Getting people to enroll in scientific studies is usually a long and difficult process. Not so for Hound Labs, which is working on a breathalyzer that shows whether you’ve smoked weed in the last few hours.
Earlier this year, when the Bay Area startup wanted to get pot smokers high to test the accuracy of its device, staff put up posters and asked friends for referrals. “After two days, we had so many people calling that we didn’t need more,” CEO Mike Lynn told BuzzFeed News. “Maybe in retrospect we shouldn’t have been surprised.”
And in a field test, people get stoned and drive a car around a controlled driving course — all in the name of science. (No word on whether the brave volunteers get Taco Bell afterwards.)
The Hound Labs staff, along with a handful of other companies and groups, is tackling a thorny and salient problem: As more states legalize marijuana for both recreational and medicinal use, more stoned drivers are hitting the road, according to an April report for the Governors Highway Safety Association. Of the drivers who died in car crashes and tested positive for drugs in 2015, more than one-third had some form of marijuana in their systems. And since Colorado and Washington legalized recreational marijuana, there’s been an increase in reports of deaths and driving cases that involve the drug.
But it’s difficult for cops to check how recently someone’s smoked marijuana, and how much, since the body metabolizes the drug much differently and less predictably than it does alcohol, and in a urine test, THC, the component of cannabis that gets people high, can show up about a month after use. So in the absence of objective, quantifiable evidence, risky drivers can get charges dismissed — and sober drivers can be falsely accused of being high.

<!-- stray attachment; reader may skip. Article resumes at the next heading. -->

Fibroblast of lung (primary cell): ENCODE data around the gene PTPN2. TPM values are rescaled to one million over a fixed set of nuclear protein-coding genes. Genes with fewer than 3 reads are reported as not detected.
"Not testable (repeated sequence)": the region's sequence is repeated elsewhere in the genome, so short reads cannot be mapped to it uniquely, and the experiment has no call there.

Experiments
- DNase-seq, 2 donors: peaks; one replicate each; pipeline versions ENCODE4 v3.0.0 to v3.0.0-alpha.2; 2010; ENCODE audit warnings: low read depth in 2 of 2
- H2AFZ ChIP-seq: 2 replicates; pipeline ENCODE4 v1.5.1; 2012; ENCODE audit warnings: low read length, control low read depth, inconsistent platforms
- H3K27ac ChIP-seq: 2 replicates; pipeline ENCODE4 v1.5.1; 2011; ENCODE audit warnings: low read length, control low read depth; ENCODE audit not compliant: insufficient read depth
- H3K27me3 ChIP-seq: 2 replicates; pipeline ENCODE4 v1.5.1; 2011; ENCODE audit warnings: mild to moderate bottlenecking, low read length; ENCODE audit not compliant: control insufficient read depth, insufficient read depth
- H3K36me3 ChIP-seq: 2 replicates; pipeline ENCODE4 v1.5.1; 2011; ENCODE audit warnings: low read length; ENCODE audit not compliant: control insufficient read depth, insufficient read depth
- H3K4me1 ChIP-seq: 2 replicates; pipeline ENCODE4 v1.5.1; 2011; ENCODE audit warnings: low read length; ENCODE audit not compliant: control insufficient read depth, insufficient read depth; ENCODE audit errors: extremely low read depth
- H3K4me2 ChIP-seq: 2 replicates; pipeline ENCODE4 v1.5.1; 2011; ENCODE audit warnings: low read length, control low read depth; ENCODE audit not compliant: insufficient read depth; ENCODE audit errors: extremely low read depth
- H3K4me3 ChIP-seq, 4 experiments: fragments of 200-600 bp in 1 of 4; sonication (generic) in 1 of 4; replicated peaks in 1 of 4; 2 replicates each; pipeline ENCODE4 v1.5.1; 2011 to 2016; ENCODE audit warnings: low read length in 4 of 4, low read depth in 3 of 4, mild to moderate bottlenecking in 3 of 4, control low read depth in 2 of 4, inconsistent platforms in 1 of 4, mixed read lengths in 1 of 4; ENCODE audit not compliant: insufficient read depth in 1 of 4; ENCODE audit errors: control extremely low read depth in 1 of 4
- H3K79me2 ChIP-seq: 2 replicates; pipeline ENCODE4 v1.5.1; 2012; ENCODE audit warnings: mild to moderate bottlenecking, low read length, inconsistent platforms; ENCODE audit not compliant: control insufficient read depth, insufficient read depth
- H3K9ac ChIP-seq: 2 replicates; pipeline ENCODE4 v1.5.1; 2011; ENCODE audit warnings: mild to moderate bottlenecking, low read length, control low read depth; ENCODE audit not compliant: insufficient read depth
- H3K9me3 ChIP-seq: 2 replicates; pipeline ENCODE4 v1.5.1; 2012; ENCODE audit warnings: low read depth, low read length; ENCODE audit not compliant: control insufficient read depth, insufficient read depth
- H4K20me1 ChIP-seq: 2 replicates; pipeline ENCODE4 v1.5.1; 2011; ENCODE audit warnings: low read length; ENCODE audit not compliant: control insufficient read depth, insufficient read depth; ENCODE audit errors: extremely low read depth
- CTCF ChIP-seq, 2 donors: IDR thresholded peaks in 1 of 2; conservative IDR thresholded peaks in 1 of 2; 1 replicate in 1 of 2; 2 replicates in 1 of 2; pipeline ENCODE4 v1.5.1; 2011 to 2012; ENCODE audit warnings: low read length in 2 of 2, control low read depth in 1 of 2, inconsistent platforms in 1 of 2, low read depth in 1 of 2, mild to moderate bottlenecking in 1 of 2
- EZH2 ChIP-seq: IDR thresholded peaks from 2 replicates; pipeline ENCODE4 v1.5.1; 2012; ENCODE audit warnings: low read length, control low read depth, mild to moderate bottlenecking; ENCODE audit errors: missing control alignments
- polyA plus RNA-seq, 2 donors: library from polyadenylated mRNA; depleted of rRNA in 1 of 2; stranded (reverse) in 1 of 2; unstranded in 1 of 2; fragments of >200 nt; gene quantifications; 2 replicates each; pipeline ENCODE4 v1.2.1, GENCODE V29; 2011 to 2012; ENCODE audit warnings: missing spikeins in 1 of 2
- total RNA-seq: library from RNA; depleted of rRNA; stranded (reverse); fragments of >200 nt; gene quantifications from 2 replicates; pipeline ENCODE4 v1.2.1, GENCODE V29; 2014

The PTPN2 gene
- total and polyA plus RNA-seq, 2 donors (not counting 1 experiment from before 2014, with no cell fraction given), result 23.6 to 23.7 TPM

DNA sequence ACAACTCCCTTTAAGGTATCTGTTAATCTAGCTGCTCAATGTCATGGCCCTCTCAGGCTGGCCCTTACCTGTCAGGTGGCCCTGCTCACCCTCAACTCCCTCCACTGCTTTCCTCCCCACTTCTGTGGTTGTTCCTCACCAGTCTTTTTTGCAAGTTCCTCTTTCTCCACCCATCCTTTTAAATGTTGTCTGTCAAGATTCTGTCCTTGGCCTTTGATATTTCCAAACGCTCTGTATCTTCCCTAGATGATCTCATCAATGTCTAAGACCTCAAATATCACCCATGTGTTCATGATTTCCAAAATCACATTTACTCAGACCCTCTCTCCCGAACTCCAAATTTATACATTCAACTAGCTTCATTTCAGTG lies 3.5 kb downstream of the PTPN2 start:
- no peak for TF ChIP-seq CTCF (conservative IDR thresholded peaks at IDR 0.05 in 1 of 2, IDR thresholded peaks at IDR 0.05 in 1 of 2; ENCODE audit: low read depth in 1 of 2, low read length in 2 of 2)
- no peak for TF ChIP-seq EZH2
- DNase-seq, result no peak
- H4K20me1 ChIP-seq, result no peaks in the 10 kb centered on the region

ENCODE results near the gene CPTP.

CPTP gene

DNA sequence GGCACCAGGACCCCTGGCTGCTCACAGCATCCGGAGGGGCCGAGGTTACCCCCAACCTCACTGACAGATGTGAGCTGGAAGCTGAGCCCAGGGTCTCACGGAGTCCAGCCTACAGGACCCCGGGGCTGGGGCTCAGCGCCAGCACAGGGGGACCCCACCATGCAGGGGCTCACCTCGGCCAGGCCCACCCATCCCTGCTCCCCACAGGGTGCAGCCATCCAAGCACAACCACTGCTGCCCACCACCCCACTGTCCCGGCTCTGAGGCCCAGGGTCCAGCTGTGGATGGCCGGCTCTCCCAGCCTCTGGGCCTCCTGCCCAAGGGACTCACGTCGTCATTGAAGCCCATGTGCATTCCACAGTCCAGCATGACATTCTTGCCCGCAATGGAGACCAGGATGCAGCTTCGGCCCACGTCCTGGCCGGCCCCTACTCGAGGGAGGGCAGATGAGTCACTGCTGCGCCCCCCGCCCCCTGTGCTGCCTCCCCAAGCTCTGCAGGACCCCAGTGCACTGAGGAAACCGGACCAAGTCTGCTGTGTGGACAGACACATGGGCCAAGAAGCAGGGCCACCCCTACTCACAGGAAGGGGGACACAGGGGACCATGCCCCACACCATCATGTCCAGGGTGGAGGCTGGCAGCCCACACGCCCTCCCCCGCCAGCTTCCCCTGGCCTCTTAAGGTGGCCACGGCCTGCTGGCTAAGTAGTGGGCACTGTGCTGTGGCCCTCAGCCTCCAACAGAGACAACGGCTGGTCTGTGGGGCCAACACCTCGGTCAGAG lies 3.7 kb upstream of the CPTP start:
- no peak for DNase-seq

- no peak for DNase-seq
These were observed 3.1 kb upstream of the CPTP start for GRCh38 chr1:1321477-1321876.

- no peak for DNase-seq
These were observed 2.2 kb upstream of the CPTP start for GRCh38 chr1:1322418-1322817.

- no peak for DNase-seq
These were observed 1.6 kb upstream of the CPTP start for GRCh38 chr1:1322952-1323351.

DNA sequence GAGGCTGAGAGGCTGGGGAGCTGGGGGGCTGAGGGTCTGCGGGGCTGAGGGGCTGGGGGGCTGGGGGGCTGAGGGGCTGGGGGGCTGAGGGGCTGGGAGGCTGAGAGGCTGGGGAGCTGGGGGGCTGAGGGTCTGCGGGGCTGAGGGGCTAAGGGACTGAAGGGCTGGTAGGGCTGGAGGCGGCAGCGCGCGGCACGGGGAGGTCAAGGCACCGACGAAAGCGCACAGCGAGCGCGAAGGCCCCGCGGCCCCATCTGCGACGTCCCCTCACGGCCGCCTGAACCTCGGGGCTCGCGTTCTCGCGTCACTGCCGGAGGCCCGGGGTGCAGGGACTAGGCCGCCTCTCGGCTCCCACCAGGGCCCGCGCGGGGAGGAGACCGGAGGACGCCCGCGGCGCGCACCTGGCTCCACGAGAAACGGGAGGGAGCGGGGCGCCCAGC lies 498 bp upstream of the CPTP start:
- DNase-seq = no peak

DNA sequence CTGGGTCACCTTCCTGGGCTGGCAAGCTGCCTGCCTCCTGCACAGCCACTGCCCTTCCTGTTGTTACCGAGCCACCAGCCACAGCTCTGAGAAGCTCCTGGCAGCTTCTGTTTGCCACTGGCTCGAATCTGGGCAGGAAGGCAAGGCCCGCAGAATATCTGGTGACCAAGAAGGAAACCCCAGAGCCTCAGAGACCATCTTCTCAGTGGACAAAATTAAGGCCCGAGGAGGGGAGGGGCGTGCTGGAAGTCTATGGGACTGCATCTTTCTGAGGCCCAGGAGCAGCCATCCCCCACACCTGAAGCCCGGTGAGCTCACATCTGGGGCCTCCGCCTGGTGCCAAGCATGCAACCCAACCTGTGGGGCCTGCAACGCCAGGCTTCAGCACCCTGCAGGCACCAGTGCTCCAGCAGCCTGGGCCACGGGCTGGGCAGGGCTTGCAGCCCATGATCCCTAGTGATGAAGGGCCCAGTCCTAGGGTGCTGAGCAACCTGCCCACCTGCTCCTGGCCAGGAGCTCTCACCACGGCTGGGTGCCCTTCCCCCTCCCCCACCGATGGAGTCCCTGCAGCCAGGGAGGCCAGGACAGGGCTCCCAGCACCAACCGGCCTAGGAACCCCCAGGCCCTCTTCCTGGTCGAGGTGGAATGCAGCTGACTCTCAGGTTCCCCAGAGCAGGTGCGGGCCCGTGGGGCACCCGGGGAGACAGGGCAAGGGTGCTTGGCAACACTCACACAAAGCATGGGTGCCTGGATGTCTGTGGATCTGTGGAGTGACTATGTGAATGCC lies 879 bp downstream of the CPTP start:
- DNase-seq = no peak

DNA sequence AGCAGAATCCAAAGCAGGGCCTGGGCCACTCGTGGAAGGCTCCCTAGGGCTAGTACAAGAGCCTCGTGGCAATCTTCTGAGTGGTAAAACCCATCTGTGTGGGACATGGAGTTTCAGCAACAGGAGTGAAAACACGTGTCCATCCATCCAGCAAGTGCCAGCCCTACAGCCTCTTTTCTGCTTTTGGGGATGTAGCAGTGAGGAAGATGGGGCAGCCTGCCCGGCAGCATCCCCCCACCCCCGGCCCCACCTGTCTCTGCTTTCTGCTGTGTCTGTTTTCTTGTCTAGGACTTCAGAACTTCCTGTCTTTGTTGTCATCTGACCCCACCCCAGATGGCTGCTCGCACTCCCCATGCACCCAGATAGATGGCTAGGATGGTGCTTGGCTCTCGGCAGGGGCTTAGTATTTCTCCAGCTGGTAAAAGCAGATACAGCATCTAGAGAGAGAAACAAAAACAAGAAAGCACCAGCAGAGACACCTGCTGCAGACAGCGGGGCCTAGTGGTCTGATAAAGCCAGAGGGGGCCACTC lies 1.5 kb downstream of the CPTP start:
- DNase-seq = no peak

“The challenge with marijuana is the drug doesn’t work like alcohol does. You may not get a level that’s a .08 equivalent,” said J.T. Griffin, chief government affairs officer for Mothers Against Drunk Driving, referring to the national blood alcohol concentration limit. “And that really is what research needs to look at, and what research needs to develop. How do we best determine scientifically what marijuana impairment looks like?”
Hound Labs raised $8 million last month from Benchmark, the powerhouse Silicon Valley venture capital firm. Lynn says it plans to start selling breathalyzers by the end of the year, initially to law enforcement agencies and, perhaps in the future, to employers for worker drug-screening tests. Other companies and scientists at work on breathalyzers of their own include Cannabix in Vancouver and a Washington State University research team.